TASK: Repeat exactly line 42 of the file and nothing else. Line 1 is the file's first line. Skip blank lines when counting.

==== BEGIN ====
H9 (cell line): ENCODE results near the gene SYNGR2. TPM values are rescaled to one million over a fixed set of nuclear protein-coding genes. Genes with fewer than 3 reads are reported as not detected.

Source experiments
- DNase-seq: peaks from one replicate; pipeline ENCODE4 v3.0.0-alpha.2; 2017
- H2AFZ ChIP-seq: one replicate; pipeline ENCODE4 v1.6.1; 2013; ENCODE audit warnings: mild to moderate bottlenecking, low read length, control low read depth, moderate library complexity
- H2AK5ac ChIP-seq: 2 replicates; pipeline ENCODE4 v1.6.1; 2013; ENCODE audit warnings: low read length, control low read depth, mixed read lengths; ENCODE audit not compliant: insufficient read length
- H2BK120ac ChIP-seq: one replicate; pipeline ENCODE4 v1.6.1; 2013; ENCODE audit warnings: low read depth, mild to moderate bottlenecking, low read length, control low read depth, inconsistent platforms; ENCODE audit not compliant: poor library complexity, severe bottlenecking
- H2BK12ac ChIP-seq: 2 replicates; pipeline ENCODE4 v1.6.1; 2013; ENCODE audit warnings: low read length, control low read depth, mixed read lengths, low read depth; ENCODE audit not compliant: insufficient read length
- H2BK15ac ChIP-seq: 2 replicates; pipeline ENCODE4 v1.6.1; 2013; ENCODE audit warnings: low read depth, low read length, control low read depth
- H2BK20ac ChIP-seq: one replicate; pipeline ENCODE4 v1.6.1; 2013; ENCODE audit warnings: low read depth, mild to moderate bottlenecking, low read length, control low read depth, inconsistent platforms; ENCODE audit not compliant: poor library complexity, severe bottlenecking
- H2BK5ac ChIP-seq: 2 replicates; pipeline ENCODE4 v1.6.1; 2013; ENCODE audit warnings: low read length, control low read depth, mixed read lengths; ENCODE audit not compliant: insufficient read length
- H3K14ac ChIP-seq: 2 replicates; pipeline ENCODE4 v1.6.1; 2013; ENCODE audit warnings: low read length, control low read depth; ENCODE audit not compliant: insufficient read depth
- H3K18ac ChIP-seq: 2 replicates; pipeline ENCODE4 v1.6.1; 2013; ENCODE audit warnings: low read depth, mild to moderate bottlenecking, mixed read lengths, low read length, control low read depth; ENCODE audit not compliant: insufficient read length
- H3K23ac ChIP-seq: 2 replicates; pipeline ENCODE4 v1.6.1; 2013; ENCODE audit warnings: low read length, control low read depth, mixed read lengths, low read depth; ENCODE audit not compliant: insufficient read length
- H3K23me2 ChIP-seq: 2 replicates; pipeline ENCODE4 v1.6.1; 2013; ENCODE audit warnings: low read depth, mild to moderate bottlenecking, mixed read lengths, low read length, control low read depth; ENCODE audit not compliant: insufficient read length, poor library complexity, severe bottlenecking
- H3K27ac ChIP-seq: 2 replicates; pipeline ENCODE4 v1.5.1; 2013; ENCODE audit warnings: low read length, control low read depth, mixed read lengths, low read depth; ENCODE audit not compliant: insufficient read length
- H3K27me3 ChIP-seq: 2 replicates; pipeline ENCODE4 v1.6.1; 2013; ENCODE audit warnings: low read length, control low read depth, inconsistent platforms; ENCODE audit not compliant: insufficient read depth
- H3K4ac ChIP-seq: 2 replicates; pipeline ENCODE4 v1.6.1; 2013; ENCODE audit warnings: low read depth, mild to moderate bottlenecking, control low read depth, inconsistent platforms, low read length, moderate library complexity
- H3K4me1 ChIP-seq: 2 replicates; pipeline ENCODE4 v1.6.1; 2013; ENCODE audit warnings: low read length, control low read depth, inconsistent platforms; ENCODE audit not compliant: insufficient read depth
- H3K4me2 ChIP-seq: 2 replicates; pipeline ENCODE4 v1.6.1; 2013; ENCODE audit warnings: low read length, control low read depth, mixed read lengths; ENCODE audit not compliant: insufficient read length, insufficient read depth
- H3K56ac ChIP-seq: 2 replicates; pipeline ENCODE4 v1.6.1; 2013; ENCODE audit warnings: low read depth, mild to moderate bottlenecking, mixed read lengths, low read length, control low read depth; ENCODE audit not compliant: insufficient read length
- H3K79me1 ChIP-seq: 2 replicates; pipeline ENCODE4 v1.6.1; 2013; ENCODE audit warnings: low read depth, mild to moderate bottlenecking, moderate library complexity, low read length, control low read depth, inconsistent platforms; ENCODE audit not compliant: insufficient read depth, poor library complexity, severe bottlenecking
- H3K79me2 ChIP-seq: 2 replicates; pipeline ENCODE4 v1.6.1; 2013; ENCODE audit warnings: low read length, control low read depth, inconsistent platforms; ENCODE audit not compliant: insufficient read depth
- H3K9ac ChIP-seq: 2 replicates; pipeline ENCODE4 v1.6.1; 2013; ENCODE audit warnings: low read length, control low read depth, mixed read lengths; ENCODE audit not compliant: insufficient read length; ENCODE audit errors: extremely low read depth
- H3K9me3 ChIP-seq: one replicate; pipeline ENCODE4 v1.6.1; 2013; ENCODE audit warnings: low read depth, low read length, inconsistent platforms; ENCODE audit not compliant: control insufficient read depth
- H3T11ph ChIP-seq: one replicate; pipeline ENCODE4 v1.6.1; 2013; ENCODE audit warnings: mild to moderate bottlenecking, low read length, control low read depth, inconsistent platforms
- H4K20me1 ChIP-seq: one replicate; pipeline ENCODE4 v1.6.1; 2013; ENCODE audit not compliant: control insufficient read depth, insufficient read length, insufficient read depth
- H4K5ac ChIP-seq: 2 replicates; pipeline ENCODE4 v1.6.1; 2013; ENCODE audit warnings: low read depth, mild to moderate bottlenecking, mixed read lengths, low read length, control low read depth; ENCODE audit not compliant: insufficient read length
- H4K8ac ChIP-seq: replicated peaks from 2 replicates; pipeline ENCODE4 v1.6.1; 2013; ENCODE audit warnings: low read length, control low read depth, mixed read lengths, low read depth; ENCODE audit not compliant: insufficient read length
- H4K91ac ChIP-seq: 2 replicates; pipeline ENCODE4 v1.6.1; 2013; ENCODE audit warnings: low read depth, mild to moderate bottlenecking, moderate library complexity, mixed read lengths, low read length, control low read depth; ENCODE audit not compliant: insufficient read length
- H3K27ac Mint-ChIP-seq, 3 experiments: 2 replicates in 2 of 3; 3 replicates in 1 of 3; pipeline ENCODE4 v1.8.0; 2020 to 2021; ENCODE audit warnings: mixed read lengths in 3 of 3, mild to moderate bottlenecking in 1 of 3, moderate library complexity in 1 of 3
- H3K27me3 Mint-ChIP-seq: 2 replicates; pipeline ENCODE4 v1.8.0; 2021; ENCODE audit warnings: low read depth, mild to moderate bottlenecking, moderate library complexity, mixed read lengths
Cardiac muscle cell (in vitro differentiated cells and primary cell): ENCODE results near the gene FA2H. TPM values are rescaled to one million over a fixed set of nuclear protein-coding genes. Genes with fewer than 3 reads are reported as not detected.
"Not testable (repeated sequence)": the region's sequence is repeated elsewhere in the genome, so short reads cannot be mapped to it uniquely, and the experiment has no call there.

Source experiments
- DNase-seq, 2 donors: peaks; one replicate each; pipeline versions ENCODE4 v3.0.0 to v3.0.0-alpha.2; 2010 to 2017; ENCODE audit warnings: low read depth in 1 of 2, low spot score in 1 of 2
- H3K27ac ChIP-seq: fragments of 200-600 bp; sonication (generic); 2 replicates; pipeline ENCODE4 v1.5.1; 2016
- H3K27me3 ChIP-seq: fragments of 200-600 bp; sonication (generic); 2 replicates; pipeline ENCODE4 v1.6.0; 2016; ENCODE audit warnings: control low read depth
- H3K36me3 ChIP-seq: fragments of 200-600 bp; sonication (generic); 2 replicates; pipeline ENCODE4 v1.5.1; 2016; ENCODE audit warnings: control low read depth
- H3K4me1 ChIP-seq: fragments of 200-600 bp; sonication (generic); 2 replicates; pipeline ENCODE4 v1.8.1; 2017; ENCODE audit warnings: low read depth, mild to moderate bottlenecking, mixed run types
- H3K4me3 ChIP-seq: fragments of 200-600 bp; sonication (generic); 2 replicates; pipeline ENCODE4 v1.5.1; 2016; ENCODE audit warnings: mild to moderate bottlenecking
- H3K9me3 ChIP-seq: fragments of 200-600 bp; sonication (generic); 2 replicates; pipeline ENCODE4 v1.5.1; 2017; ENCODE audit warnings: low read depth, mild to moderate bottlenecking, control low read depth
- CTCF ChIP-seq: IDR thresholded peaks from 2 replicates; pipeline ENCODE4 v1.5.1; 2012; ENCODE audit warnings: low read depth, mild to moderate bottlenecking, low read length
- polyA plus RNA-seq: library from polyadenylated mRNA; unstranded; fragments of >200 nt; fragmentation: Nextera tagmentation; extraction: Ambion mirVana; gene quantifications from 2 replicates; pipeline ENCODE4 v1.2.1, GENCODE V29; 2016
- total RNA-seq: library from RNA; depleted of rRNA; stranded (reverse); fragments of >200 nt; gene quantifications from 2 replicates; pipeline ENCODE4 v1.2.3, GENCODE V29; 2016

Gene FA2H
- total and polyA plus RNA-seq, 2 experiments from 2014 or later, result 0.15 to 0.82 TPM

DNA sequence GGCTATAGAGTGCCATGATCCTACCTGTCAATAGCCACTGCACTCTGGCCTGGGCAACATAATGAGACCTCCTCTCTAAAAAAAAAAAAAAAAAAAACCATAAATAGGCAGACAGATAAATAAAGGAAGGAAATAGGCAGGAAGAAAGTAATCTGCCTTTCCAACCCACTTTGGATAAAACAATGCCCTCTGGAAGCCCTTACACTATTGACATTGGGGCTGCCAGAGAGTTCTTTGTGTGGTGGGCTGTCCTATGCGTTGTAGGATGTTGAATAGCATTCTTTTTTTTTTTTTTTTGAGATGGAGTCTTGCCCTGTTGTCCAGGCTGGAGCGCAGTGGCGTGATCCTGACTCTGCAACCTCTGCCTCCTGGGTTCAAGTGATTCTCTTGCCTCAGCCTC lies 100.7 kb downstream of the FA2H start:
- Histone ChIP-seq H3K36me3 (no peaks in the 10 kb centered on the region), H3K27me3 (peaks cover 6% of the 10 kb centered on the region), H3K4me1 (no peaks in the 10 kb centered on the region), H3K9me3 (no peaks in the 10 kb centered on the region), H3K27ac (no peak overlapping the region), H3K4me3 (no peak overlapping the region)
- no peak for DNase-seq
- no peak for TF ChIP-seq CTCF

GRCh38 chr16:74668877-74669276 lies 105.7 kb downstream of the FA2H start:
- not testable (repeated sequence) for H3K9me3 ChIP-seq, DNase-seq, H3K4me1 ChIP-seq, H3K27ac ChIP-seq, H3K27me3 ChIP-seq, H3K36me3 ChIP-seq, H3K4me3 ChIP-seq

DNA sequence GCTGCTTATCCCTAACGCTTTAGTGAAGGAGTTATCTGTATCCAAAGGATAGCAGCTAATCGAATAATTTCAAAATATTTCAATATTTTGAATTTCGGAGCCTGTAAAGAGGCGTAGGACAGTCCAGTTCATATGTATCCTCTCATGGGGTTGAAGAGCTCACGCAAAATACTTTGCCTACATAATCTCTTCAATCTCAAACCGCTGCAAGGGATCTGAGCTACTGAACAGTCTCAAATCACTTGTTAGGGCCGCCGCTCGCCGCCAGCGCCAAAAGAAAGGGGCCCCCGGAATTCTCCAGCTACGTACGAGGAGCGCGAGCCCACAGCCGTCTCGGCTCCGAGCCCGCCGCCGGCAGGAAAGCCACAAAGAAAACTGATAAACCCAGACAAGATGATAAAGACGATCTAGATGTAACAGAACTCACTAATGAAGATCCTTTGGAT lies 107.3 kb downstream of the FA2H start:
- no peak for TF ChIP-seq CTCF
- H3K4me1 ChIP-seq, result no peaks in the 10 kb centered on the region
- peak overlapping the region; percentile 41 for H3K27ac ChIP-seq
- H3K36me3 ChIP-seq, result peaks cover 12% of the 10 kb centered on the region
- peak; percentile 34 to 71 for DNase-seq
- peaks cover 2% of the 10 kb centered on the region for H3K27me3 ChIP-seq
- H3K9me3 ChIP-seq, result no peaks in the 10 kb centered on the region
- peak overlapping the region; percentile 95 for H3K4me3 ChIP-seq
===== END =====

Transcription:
- CTCF ChIP-seq: IDR thresholded peaks from 2 replicates; pipeline ENCODE4 v1.5.1; 2012; ENCODE audit warnings: low read depth, mild to moderate bottlenecking, low read length